or pharmacist who can give you further information.
Further information about migraine is available from the following
Migraine Action Association
Floor, 27 East Street
Tel: 0116 275 8317
Fax: 0116 254 2023
The Migraine Trust
52-53 Russell Square
Tel: 020 7631 6970
Fax: 020 7436 2886
(Migraine Action Association and The Migraine Trust are independent
organizations and are not associated with Merck Sharp & Dohme Limited
or MPT Pharma Limited.)
is a registered trademark of Merck & Co. Inc.
Leaflet dated 26
Leaflet coded xxxxxxx
SUMMARY OF PRODUCT CHARACTERISTICS
NAME OF THE MEDICINAL PRODUCT
5 mg Tablets
QUALITATIVE AND QUANTITATIVE COMPOSITION
Each tablet contains 7.265 mg of rizatriptan benzoate (corresponding to 5 mg
of the rizatriptan).
Excipients with known effect: lactose monohydrate 30.25 mg in the 5 mg
For the full list of excipients, see section 6.1.
5 mg tablets are pale pink, capsule-shaped, coded MSD on one side and 266
on the other.
Acute treatment of the headache phase of migraine attacks with or without
aura in adults.
Posology and method of administration
Method of administration
MAXALT should not be used prophylactically.
The oral tablets should be swallowed whole with liquid.
Effect of Food: The absorption of rizatriptan is delayed by approximately 1
hour when administered together with food. Therefore, onset of effect may be
Pharmacokinetic properties, Absorption).
MAXALT is also available as an alternative oral lyophilisate.
Adults 18 years of age and older
The recommended dose is 10 mg.
Redosing: Doses should be separated by at least two hours; no more than two
doses should be taken in any 24-hour period.
for headache recurrence within 24 hours: If headache returns after relief
of the initial attack, one further dose may be taken. The above dosing
limits should be observed.
after non-response: The effectiveness of a second dose for treatment of
the same attack, when an initial dose is ineffective, has not been examined
in controlled trials. Therefore, if a patient does not respond to the first
dose, a second dose should not be taken for the same attack.
Clinical studies have shown that patients who do not respond to treatment of
an attack are still likely to respond to treatment for subsequent attacks.
particular the following patient groups:
patients on propranolol. Administration of rizatriptan should be separated
by at least two hours from administration of propranolol (see section 4.5).
patients with mild or moderate renal insufficiency.
patients with mild to moderate hepatic insufficiency.
Doses should be separated by at least two hours; no more than two doses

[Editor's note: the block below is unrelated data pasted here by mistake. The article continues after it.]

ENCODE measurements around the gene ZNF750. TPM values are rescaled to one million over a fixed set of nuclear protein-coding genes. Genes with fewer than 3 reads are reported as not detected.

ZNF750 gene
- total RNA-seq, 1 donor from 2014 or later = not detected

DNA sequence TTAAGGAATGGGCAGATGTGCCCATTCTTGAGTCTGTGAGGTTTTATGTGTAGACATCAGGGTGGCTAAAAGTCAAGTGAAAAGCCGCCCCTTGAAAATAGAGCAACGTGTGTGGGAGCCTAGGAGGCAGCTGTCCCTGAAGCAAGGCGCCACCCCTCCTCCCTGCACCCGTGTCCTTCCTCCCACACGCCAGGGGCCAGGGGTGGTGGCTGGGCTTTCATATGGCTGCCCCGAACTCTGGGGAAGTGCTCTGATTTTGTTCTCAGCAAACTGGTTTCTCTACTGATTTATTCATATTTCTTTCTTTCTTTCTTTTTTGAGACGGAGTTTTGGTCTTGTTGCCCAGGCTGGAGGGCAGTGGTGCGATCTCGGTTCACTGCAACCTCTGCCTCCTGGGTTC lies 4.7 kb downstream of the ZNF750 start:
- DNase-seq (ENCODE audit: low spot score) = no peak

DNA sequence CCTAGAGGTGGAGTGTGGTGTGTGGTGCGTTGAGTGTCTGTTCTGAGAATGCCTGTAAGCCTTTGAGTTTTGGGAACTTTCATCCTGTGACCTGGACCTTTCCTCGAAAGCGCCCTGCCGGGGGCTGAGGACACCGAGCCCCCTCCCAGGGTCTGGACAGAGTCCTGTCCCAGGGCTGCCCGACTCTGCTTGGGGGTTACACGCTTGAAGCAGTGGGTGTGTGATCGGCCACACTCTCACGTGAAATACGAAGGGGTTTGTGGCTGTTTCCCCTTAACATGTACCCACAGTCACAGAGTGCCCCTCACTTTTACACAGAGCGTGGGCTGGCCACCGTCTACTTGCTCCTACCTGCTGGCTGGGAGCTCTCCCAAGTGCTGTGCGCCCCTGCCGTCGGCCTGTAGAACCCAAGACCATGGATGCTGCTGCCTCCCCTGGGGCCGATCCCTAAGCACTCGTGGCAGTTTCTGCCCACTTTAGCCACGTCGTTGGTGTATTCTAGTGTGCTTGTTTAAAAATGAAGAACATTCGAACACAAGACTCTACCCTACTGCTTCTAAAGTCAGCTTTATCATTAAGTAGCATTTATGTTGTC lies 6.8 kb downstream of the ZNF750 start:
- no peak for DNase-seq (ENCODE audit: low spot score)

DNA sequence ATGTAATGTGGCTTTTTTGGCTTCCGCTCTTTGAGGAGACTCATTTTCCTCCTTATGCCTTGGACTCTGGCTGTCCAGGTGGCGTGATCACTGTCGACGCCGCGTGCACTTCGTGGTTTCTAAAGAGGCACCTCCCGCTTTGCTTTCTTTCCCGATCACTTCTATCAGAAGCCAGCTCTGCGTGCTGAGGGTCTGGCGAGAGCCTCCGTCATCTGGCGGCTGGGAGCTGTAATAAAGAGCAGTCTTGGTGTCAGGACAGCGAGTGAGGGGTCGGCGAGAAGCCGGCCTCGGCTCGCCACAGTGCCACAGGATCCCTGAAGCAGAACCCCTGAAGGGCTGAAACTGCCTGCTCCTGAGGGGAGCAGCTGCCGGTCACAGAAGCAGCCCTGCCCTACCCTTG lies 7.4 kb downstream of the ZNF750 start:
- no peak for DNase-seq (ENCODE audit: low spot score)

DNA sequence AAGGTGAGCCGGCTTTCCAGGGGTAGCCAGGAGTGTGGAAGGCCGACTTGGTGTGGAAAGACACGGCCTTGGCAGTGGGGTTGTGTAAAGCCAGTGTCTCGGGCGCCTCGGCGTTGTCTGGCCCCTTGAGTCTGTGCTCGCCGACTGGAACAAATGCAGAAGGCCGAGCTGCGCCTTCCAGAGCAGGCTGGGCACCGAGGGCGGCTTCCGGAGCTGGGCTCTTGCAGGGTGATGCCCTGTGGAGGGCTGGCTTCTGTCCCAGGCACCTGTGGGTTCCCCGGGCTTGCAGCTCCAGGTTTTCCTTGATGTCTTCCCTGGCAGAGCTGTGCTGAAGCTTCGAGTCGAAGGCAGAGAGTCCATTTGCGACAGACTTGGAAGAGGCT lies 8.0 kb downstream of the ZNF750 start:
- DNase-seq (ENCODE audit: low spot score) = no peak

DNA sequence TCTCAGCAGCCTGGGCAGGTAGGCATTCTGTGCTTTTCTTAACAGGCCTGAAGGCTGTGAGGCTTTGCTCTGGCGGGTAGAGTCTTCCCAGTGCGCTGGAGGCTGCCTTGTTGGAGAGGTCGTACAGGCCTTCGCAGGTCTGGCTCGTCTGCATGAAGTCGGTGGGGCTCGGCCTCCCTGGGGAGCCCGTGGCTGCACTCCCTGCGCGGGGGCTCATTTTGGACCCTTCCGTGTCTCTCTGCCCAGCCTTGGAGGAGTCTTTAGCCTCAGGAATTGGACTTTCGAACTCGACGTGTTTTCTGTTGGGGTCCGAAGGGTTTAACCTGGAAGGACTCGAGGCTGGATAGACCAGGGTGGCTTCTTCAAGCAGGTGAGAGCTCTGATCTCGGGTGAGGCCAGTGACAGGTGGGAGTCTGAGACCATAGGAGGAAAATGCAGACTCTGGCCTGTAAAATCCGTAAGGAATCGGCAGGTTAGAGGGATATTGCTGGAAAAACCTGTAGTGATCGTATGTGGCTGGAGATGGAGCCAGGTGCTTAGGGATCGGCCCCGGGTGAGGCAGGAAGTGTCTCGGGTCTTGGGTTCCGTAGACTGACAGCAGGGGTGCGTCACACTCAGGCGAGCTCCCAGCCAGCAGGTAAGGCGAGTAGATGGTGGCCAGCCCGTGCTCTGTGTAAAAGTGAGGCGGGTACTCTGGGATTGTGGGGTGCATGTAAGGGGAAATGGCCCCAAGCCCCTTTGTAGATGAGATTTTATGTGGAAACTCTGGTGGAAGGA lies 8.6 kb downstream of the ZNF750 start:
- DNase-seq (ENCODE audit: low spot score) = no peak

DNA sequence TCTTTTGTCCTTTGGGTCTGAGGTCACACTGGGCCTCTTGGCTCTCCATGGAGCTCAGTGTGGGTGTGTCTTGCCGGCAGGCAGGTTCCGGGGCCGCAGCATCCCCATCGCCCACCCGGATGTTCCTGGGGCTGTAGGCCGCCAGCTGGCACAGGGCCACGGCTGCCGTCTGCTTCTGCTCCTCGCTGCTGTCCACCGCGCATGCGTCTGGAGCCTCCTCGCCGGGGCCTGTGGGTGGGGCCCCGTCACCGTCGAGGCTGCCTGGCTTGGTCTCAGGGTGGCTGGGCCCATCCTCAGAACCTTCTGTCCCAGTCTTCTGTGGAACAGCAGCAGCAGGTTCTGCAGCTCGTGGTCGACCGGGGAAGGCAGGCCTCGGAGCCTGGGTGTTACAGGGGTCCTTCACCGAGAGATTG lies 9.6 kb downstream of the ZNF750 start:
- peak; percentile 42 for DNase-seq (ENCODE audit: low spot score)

should be taken in any 24-hour period.
Children and Adolescents (under 18 years of age)
The safety and efficacy of MAXALT in children and adolescents under 18
years of age has not yet been established.
recommendation on a posology can be made.
The safety and effectiveness of rizatriptan in patients older than 65 years have
not been systematically evaluated.
Hypersensitivity to rizatriptan or to any of the excipients listed in section 6.1.
Concurrent administration of monoamine oxidase (MAO) inhibitors or use
within two weeks of discontinuation of MAO inhibitor therapy. (see section
MAXALT is contra-indicated in patients with severe hepatic or severe renal
MAXALT is contra-indicated in patients with a previous cerebrovascular
accident (CVA) or transient ischaemic attack (TIA).
Moderately severe or severe hypertension or untreated mild hypertension.
Established coronary artery disease, including ischaemic heart disease (angina
pectoris, history of myocardial infarction, or documented silent ischaemia),
signs and symptoms of ischaemic heart disease, or Prinzmetal’s angina.
Peripheral vascular disease.
Concomitant use of rizatriptan and ergotamine, ergot derivatives (including
methysergide), or other 5-HT
receptor agonists. (See section 4.5).
Special warnings and precautions for use
MAXALT should only be administered to patients in whom a clear diagnosis
of migraine has been established. MAXALT should not be administered to
patients with basilar or hemiplegic migraine.
MAXALT should not be used to treat ‘atypical’ headaches, i.e. those that
might be associated with potentially serious medical conditions, (e.g. CVA,
Rizatriptan can be associated with transient symptoms including chest pain
and tightness which may be intense and involve the throat (see section 4.8).
Where such symptoms are thought to indicate ischaemic heart disease, no
further dose should be taken and appropriate evaluation should be carried out.
As with other 5-HT
receptor agonists, rizatriptan should not be given,